Although the Divorce Decree may determine who retains ownership of the marital home after the divorce is final, it is important to understand that the Deed, Decree and Debt are three entirely separate issues to settle.
The Deed & Transferring Ownership | Transfer of ownership can simply be done with a Quitclaim Deed or other instrument. When both parties are co-mortgagees on the mortgage note, there is typically no further action needed when retaining the current mortgage as-is. However, it is important to take action and notify the current mortgagor of the ownership transfer to avoid an acceleration of the mortgage due to a transfer of ownership when the party who is retaining the home is not obligated on the current mortgage note.
The Garn-St Germain Depository Institutes Act of 1982 protects consumers from mortgage lenders enforcing the due-on-sale clauses of their mortgage loan documents when the transfer of ownership includes transfers to a spouse, or children of the borrower, transfers at divorce or death, the granting of a leasehold interest of three years or less not containing an option to purchase and the transfer into an inter vivos trust (or a living trust) where the borrower is a beneficiary.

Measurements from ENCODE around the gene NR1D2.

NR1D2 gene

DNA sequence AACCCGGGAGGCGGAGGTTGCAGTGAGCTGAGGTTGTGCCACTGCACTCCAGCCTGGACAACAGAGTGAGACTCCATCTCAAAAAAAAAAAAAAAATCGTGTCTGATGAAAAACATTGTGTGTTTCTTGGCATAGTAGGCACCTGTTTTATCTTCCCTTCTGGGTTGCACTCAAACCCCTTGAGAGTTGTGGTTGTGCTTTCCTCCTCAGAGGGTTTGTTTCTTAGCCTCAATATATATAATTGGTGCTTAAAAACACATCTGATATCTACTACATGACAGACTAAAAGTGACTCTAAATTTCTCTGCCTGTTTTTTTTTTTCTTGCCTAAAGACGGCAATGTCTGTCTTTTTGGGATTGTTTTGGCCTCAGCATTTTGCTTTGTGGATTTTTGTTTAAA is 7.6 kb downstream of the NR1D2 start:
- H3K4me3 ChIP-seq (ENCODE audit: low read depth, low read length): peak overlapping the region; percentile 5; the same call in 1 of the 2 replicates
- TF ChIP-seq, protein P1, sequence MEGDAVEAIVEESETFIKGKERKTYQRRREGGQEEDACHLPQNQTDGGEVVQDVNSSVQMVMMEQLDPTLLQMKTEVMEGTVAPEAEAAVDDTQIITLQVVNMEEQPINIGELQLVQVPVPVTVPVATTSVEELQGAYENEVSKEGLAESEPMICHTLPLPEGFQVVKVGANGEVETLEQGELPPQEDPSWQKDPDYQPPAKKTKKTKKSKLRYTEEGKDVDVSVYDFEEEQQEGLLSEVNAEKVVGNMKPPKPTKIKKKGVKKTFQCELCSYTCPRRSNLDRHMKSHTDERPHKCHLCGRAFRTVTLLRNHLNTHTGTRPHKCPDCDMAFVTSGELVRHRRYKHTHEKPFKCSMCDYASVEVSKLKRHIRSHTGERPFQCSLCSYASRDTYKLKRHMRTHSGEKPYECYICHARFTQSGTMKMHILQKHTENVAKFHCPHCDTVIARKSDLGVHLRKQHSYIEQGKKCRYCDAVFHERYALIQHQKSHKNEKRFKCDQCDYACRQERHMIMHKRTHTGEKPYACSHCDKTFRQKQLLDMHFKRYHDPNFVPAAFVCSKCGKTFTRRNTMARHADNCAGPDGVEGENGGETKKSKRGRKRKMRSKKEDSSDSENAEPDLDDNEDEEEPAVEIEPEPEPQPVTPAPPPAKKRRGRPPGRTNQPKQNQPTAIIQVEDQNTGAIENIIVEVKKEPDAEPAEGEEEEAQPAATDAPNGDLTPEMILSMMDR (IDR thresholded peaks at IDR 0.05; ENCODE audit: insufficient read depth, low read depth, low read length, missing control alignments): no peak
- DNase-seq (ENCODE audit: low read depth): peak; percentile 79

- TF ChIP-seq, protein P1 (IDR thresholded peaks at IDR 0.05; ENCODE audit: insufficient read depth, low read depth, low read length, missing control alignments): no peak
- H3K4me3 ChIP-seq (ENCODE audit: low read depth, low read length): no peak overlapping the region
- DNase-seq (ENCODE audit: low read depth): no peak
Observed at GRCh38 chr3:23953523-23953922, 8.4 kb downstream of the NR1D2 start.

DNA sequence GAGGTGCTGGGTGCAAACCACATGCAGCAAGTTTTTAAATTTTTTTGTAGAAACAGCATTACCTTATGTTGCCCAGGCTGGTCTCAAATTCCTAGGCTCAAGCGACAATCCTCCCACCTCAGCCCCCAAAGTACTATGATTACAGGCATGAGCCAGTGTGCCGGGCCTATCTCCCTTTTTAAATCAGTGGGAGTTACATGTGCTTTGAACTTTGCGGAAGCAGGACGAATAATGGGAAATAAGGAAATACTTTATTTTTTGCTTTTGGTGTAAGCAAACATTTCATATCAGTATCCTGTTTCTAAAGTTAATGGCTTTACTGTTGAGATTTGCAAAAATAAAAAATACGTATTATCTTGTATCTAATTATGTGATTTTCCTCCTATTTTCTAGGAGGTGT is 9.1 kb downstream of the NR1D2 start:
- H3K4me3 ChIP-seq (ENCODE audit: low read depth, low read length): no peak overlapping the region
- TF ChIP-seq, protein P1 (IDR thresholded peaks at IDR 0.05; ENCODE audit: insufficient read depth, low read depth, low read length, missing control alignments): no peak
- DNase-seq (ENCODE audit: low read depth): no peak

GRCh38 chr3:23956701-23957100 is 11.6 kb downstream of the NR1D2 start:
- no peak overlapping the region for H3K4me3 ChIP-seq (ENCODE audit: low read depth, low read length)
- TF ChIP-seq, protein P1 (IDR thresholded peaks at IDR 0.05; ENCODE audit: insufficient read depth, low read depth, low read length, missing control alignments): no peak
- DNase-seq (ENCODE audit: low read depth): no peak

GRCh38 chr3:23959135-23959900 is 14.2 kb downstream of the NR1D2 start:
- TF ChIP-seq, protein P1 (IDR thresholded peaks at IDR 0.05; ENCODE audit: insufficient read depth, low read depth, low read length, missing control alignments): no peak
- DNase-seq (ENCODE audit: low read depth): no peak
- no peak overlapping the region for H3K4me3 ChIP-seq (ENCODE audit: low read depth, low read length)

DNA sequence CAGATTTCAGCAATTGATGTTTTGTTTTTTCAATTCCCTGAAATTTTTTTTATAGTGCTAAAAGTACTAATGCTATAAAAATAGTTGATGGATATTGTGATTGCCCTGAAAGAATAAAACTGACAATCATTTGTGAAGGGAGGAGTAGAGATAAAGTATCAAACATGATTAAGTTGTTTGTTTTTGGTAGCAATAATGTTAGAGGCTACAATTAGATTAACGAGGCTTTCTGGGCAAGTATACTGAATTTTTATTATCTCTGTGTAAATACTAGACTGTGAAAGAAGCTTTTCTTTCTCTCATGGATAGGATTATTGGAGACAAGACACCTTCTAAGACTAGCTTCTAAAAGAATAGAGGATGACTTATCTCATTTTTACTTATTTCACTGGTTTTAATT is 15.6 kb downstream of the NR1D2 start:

When one spouse is awarded the martial home and ownership is transferred leaving the current mortgage intact, the receiving spouse is agreeing to take sole responsibility for the mortgage payments through the assumption process. A loan assumption allows a transfer of ownership and leaves the loan intact at the same interest rate, loan terms and balance.
Assumption & Release of Liability | When a former spouse assumes ownership of the home and the mortgage, this does not always mean the mortgage lender will release the original borrower from their financial obligation or liability on the mortgage. A loan assumption is a transaction in which a person (the “assumptor”) obtains an ownership interest in real property from another person and accepts responsibility for the terms, payments and obligations of that other person’s mortgage loan. The assumptor is liable for the outstanding obligations and unless a release of liability is requested, the original borrower will remain liable as well.
It is always important to work with an experienced mortgage professional who specializes in working with divorcing clients. A Certified Divorce Lending Professional (CDLP) can help answer questions and provide excellent advice.
This is for informational purposes only and not for the purpose of providing legal or tax advice. You should contact an attorney or tax professional to obtain legal and tax advice.
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Content provided by Women Belong member Barb Patterson